Rick Scott Is Governor Again Because Broward County Didn't Show Up to the Polls

Rick Scott was able to win his reelection bid by 1 percentage point. Amendment 2 fell short by 3 percentage points. As predicted for months, the midterm election races in Florida ended up razor-thin close in the end. And thanks to lower-than-average turnout in Broward County, those races were ultimately decided.

The statewide average of turnout is around the 50 percent mark. Broward, the most densely Democratic county in the state, came well below that average, with just a 43 percent turnout.

Miami-Dade was even lower at 39 percent.

See also: Voting Horror Stories From Broward County, Florida

While Charlie Crist and Amendment 2 actually won Broward County, it was the turnout that most likely did the two biggest races in.

In 2010, Broward County turnout was less than 41 percent. The winner for governor that year? One Rick Scott.

Things began as ominously in Broward County as they ended Tuesday night, with reports of technical issues and confusion at some precincts. In response to these reports, the Crist campaign filed an emergency motion to keep polls open across the county. Citing "several individual and systemic breakdowns that made it difficult for voters to cast regular ballots," the campaign asked for polls to remain open until 9 p.m.

But the judge shot down the motion, citing the timing of the request. Polls closed at 7 p.m. as scheduled.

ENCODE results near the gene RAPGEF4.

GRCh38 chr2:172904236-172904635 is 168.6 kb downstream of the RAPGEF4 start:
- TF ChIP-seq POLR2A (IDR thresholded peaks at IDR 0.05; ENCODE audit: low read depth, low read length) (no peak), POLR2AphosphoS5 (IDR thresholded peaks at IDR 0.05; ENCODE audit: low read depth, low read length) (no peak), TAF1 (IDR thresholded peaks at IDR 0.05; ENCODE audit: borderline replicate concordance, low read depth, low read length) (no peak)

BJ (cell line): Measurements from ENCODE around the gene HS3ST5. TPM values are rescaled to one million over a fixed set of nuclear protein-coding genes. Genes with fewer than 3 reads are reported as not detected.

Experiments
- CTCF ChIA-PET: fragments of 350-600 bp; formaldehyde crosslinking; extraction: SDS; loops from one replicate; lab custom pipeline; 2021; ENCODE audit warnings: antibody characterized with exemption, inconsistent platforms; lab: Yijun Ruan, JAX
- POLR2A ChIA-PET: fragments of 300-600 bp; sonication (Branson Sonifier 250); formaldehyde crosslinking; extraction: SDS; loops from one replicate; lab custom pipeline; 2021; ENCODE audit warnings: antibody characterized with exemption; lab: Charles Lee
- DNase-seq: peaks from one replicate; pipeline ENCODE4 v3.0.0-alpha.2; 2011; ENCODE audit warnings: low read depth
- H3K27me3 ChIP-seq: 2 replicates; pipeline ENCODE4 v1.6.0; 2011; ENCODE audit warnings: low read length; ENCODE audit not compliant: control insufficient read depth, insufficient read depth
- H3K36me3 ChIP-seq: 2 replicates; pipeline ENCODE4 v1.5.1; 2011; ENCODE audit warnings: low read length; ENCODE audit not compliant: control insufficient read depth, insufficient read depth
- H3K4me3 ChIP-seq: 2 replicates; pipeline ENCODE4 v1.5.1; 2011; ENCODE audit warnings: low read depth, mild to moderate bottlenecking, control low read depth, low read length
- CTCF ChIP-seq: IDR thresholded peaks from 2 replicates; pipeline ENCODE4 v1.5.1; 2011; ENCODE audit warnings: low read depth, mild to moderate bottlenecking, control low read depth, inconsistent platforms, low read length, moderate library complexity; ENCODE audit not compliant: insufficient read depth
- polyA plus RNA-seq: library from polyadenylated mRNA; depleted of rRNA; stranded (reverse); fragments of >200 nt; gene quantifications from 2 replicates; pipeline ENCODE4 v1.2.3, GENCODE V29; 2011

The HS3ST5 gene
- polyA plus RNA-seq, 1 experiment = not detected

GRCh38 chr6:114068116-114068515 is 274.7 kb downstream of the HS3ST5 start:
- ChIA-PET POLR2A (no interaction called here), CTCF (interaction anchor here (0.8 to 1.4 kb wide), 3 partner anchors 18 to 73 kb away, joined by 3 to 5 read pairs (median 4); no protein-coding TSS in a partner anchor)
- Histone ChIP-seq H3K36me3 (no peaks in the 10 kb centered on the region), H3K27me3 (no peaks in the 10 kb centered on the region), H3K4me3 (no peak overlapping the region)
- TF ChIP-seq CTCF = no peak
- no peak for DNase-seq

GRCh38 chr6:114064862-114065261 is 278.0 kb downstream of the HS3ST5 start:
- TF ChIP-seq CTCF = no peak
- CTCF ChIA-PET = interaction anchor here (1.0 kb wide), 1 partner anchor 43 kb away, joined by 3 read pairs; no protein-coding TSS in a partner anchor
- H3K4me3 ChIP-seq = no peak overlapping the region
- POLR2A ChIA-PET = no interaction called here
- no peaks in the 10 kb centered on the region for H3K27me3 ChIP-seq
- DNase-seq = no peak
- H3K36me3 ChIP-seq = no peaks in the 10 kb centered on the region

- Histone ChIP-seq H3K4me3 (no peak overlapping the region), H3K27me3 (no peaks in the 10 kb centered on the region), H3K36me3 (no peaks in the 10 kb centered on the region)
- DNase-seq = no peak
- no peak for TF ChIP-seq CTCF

Still, there were a few who reportedly went to polling places and ended up not voting because of a sudden change in registration location.

Another voter complained about her son not being able to vote because the polling area notified him that he had already voted after swiping his driver's license. The woman and her family had to scramble to get provisional ballots.

Broward Supervisor of Elections Brenda Snipes met with the media after the judge's ruling Tuesday night and said that no Broward County voter was turned away at any of the polls. Even with electrical problems at one precinct, voters were still able to cast their ballots and have their vote counted, she said.

Yet turnout remains the key here.

Overall, of the 1,067,083 registered voters in Broward County, 43 percent turnout is appallingly low. Whether this had to do with voter indifference or not remains the question.

Still, Broward did have a record number of absentee voters turn in ballots, though about 838 of them had to be dismissed because of a lack of a signature.

Just as it was in 2010, when Alex Sink could have easily won the election over Scott had Broward voters just gotten to the polls, we could be talking about Charlie Crist as the new governor.

Maybe it's a lack of putting great candidates out there. Sink was considered a bit vanilla, and Crist has had his issues as a flip-flopper.

But when you consider that Scott -- arguably one of the worst governors in the entire country -- is now a two-term governor, the fault lies in people just not giving a crap.

And Broward County is leading the way.

For what it's worth, Palm Beach County turnout was 49 percent -- below the average, but not as bad as its neighboring counties to the south.

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